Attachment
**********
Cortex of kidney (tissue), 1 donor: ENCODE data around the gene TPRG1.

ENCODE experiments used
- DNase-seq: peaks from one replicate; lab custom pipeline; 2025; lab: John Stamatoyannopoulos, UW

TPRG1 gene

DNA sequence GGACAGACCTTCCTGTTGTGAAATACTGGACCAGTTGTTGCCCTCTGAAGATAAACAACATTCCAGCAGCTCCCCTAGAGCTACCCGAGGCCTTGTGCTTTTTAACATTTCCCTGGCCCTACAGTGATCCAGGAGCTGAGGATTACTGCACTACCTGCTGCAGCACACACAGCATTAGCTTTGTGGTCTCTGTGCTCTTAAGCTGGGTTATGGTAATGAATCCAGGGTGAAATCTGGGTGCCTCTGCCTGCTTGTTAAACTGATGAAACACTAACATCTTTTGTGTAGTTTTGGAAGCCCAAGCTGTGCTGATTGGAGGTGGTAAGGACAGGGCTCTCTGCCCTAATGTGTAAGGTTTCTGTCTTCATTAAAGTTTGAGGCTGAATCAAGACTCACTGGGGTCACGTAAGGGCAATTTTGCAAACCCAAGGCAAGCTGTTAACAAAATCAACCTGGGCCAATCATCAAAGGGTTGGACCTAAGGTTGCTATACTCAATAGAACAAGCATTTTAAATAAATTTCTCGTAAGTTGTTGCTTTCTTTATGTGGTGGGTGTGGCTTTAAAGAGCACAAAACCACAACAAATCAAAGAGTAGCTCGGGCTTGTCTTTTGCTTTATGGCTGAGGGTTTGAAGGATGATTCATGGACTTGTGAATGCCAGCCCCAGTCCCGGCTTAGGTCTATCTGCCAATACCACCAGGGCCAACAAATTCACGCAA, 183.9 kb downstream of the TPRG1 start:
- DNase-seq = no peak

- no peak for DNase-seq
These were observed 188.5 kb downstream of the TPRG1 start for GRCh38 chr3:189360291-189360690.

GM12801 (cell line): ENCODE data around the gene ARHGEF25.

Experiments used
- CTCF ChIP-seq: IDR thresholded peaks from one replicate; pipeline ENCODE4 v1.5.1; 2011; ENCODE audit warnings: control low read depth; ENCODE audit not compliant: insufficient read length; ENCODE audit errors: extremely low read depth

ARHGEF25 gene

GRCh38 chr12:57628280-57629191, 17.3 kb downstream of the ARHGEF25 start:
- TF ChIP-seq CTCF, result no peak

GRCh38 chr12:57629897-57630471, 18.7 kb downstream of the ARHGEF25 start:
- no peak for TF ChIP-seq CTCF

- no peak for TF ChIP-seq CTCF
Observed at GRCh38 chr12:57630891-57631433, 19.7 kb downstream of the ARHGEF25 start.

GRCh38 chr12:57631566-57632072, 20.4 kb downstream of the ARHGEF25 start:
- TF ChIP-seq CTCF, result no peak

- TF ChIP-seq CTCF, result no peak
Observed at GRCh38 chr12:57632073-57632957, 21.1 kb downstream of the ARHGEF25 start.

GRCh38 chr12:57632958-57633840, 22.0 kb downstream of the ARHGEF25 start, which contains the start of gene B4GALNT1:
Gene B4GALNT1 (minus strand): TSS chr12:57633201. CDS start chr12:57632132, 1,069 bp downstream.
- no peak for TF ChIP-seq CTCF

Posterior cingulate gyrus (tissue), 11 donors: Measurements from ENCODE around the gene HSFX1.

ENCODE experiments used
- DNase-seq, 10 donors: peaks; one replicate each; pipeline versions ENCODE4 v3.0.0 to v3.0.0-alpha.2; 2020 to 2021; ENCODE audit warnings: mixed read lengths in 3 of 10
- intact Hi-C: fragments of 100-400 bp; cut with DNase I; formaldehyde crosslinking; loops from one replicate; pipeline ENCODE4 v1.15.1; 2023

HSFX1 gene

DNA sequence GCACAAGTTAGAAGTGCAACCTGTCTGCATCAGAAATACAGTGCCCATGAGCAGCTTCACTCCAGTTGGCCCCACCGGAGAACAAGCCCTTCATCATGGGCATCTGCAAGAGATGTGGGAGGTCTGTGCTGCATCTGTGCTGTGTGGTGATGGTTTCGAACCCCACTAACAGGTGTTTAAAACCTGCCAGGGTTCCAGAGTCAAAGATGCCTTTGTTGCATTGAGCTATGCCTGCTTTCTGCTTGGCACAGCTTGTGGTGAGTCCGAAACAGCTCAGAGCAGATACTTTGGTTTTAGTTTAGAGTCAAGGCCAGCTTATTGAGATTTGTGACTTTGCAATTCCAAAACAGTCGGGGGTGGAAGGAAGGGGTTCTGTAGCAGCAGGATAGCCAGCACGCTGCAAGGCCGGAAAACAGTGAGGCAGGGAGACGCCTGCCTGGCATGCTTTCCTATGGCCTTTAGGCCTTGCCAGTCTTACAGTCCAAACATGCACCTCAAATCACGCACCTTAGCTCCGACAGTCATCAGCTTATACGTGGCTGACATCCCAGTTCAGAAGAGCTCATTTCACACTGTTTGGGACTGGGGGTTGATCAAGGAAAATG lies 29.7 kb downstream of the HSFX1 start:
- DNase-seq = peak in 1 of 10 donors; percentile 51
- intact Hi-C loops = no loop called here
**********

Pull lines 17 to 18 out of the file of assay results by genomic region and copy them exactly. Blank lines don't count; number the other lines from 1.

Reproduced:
- no peak for TF ChIP-seq CTCF
Observed at GRCh38 chr12:57630891-57631433, 19.7 kb downstream of the ARHGEF25 start.